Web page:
For years, I’ve made it a practice to read what’s written on the backs of those caps; I find the messages not only inspiring, but also indicative of the collective mood of our nation through the words of the young people who will soon be leading it.
As a woman of color, a Godmother and Tía, a proud American, and most of all, as president of a University founded on the very principles of equity and inclusion that have recently come under attack in ways this nation hasn’t seen in half a century, I am proud that at this past commencement a rising tide of peaceful resistance was evident in the words of our graduates’ speeches, in the spirit of their families’ cheers, and of course, on the backs of their graduation caps.
“Nevertheless,” the back of one young woman’s cap said, “she persisted.”
“Love Trumps Hate,” another said in rainbow letters.
“Mis padres cruzaron la frontera,” one read in Spanish, “para que yo pudiera cruzar este escenario.” “My parents crossed the border so I could cross this stage.”
These American themes of justice and hope in the face of bigotry, misogyny, and xenophobia reminded me of a movement I took part in during my own youth, and given the progress we made as a nation in the decades since, I find it tragic that someone can look at a mob of neo-Nazis chanting hateful slogans on a college campus and claim that some of them are “very fine people,” or that the murderous violence their hatred sparked can be blamed on “many sides.”
This kind of language and leadership has unearthed a dark reality and emboldened the worst among us. Most recently, this culminated in Charlottesville, and when I saw a diverse group of student counter-protestors huddled together in the face of an oncoming sea of white supremacists, I couldn’t help but think of our own courageous students and a quote that was central to my Convocation Address last week: “There comes a time when silence is betrayal.”
Fellow Titans, just as that time had come for Martin Luther King, Jr. when he first said those words in 1967, it has come for us now. As the faculty, staff, and students of the largest university in the most diverse system of higher education in the country, it is time for us to wield the power of our collective voice to let the world know that we stand firmly and proudly on the right side of history with our immigrant brothers and sisters who made this country great long before it was a campaign slogan; with our undocumented students who have nothing to do with how they came to America and everything to do with what it means to be an American; with our Muslim faculty, staff and students who face travel bans that may impede their work and education; with African American students around the nation who attend classes in buildings named after Confederate generals who fought to keep them out of those buildings; with our LGBTQ community who fear losing their well-earned rights; and with our Caucasian Titans who remain deeply embedded in Cal State Fullerton’s definition of diversity and whose presence and voice is integral to who we are and what we aim to become.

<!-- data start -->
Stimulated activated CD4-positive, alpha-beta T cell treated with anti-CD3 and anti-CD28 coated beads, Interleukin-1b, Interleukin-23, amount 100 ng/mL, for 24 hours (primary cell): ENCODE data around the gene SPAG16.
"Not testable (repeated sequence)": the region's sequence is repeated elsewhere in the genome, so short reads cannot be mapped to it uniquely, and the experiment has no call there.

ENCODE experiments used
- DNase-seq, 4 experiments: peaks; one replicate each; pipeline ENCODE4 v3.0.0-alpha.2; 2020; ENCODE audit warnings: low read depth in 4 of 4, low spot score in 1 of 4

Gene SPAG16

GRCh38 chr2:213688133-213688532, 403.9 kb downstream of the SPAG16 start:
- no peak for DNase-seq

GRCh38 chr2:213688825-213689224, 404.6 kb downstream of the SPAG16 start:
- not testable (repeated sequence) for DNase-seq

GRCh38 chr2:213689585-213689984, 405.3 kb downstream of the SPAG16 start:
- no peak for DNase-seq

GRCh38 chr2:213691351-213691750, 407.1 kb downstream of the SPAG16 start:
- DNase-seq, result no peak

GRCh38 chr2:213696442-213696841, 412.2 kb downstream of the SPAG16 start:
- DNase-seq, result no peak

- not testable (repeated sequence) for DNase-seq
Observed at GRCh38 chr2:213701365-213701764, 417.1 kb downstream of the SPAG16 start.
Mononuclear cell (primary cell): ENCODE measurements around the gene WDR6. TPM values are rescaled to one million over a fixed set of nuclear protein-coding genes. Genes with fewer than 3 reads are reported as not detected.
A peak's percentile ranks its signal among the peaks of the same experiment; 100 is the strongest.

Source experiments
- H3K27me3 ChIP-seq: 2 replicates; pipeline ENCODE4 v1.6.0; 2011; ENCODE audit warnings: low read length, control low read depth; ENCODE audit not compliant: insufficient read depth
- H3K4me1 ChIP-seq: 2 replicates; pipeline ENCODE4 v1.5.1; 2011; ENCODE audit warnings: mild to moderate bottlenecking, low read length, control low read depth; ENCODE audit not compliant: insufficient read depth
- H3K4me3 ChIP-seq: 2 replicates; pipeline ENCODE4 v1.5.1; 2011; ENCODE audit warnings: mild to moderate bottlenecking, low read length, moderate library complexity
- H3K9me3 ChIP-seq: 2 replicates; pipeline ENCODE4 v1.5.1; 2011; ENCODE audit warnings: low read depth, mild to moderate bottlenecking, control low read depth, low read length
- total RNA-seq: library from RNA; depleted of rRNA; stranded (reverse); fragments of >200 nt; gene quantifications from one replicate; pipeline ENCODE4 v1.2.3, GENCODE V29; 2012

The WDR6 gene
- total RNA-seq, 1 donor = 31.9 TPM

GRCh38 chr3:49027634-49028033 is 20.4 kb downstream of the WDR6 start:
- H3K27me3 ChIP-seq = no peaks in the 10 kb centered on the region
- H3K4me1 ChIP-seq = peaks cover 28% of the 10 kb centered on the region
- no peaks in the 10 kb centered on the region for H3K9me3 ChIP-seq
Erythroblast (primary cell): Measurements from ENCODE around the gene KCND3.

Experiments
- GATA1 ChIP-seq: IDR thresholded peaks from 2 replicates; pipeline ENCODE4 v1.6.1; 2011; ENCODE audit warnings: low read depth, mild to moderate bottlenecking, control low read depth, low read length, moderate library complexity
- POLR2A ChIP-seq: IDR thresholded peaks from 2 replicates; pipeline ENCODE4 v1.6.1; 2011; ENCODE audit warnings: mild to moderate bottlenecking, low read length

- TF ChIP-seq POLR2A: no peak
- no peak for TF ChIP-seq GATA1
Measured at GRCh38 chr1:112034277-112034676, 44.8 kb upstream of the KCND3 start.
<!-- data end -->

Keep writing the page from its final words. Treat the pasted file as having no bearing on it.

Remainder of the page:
As a public university that fosters a learning environment in which diverse perspectives from both sides of the political aisle are central to our mission, we are in a unique position to lead the country during this pivotal moment of history. We will do so by upholding the First Amendment rights enshrined in our constitution while also supporting those who may be hurt, scared, or offended by that speech, recognizing that our rich diversity is our most prized asset and that intolerance in any form is an affront to all of us. Paramount to this endeavor is safeguarding the physical safety of all faculty, staff, and students by providing a violence-free academic environment grounded in the mutually respectful exchange of ideas from all sides.
We may face offensive language from individuals with whom we strongly disagree. Our commitment to uphold their right to speak should be matched only by our determination to challenge them through civil discourse, peaceful protest, and the hope that education — the truest and longest-standing cure for hatred and violence — sparks a transformation in them that could be surmised with a quote from Nelson Mandela on the back of one of our graduate’s caps:
“No one is born hating another person because of the color of his skin, or his background, or his religion. People must learn to hate, and if they can learn to hate, they can be taught to love, for love comes more naturally to the human heart than its opposite.”
Welcome home, fellow Titans. Let’s embrace the work ahead, the challenges our nation faces, and most importantly, each other.
OK, we get it. Diversity good, political violence bad. Who can disagree with that?
As you scroll through the anti-Trump rhetoric, you may notice one glaring omission. Garcia neglected to denounce the hatred and political violence that occurred on her own campus, by her own employee, Professor Eric Canin. If you recall, Canin was recently allowed to return to teaching after being briefly suspended for assaulting a student over a political disagreement.
Looking back, it seems that Garcia has never uttered a word publicly about the attack. Her failure to acknowledge and denounce this specific threat to the her students certainly calls into question her ability to “heal and lead” any kind of transformation. In that context, her entire diatribe is both insincere and hypocritical.
But hey, why focus on addressing violence inflicted by your own employee when you can talk about Nazis instead?
A California appellate court just put a temporary hold on the state Democrats’ cynical effort to block the recall of Senator Newman. Here’s the story.